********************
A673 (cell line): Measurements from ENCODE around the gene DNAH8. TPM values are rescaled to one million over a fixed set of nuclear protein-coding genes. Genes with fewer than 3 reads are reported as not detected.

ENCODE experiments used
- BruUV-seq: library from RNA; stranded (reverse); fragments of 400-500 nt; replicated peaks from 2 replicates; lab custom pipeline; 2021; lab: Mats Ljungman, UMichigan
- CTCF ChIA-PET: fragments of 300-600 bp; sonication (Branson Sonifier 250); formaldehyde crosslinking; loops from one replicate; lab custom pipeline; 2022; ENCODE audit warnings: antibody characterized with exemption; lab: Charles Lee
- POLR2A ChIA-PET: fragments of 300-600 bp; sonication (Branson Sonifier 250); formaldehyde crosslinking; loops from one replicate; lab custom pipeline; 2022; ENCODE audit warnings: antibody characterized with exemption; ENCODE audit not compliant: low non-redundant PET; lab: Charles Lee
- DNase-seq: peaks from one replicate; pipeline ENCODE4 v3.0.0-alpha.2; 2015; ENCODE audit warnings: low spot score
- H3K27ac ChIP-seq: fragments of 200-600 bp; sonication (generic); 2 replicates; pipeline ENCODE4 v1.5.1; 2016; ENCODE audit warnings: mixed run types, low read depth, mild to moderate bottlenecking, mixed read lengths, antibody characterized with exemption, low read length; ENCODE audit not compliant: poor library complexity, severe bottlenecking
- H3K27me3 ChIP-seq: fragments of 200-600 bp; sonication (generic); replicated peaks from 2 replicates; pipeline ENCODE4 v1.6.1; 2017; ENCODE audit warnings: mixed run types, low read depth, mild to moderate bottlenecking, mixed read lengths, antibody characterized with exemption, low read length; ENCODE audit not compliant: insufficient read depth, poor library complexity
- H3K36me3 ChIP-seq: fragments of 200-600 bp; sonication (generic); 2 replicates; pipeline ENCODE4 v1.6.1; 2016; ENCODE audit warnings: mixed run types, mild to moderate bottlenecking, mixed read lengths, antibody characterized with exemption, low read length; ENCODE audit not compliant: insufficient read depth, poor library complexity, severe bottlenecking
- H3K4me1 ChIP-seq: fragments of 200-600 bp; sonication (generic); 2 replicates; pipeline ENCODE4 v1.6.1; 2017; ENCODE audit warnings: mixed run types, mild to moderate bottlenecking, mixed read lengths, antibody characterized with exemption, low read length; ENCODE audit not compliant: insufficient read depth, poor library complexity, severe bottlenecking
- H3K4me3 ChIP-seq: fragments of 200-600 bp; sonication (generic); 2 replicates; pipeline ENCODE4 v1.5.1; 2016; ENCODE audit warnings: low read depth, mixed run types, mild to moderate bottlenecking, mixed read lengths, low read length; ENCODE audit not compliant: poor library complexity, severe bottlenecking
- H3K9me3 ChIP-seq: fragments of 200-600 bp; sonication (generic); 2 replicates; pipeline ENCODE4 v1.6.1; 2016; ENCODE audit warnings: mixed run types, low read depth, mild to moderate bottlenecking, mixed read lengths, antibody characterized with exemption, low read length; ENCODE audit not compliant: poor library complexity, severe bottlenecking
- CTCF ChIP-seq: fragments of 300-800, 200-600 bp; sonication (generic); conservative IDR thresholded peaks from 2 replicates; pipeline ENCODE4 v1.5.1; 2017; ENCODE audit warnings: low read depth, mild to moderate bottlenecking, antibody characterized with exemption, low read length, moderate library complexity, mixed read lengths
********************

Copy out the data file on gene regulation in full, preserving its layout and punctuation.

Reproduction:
A673 (cell line): Measurements from ENCODE around the gene DNAH8. TPM values are rescaled to one million over a fixed set of nuclear protein-coding genes. Genes with fewer than 3 reads are reported as not detected.

ENCODE experiments used
- BruUV-seq: library from RNA; stranded (reverse); fragments of 400-500 nt; replicated peaks from 2 replicates; lab custom pipeline; 2021; lab: Mats Ljungman, UMichigan
- CTCF ChIA-PET: fragments of 300-600 bp; sonication (Branson Sonifier 250); formaldehyde crosslinking; loops from one replicate; lab custom pipeline; 2022; ENCODE audit warnings: antibody characterized with exemption; lab: Charles Lee
- POLR2A ChIA-PET: fragments of 300-600 bp; sonication (Branson Sonifier 250); formaldehyde crosslinking; loops from one replicate; lab custom pipeline; 2022; ENCODE audit warnings: antibody characterized with exemption; ENCODE audit not compliant: low non-redundant PET; lab: Charles Lee
- DNase-seq: peaks from one replicate; pipeline ENCODE4 v3.0.0-alpha.2; 2015; ENCODE audit warnings: low spot score
- H3K27ac ChIP-seq: fragments of 200-600 bp; sonication (generic); 2 replicates; pipeline ENCODE4 v1.5.1; 2016; ENCODE audit warnings: mixed run types, low read depth, mild to moderate bottlenecking, mixed read lengths, antibody characterized with exemption, low read length; ENCODE audit not compliant: poor library complexity, severe bottlenecking
- H3K27me3 ChIP-seq: fragments of 200-600 bp; sonication (generic); replicated peaks from 2 replicates; pipeline ENCODE4 v1.6.1; 2017; ENCODE audit warnings: mixed run types, low read depth, mild to moderate bottlenecking, mixed read lengths, antibody characterized with exemption, low read length; ENCODE audit not compliant: insufficient read depth, poor library complexity
- H3K36me3 ChIP-seq: fragments of 200-600 bp; sonication (generic); 2 replicates; pipeline ENCODE4 v1.6.1; 2016; ENCODE audit warnings: mixed run types, mild to moderate bottlenecking, mixed read lengths, antibody characterized with exemption, low read length; ENCODE audit not compliant: insufficient read depth, poor library complexity, severe bottlenecking
- H3K4me1 ChIP-seq: fragments of 200-600 bp; sonication (generic); 2 replicates; pipeline ENCODE4 v1.6.1; 2017; ENCODE audit warnings: mixed run types, mild to moderate bottlenecking, mixed read lengths, antibody characterized with exemption, low read length; ENCODE audit not compliant: insufficient read depth, poor library complexity, severe bottlenecking
- H3K4me3 ChIP-seq: fragments of 200-600 bp; sonication (generic); 2 replicates; pipeline ENCODE4 v1.5.1; 2016; ENCODE audit warnings: low read depth, mixed run types, mild to moderate bottlenecking, mixed read lengths, low read length; ENCODE audit not compliant: poor library complexity, severe bottlenecking
- H3K9me3 ChIP-seq: fragments of 200-600 bp; sonication (generic); 2 replicates; pipeline ENCODE4 v1.6.1; 2016; ENCODE audit warnings: mixed run types, low read depth, mild to moderate bottlenecking, mixed read lengths, antibody characterized with exemption, low read length; ENCODE audit not compliant: poor library complexity, severe bottlenecking
- CTCF ChIP-seq: fragments of 300-800, 200-600 bp; sonication (generic); conservative IDR thresholded peaks from 2 replicates; pipeline ENCODE4 v1.5.1; 2017; ENCODE audit warnings: low read depth, mild to moderate bottlenecking, antibody characterized with exemption, low read length, moderate library complexity, mixed read lengths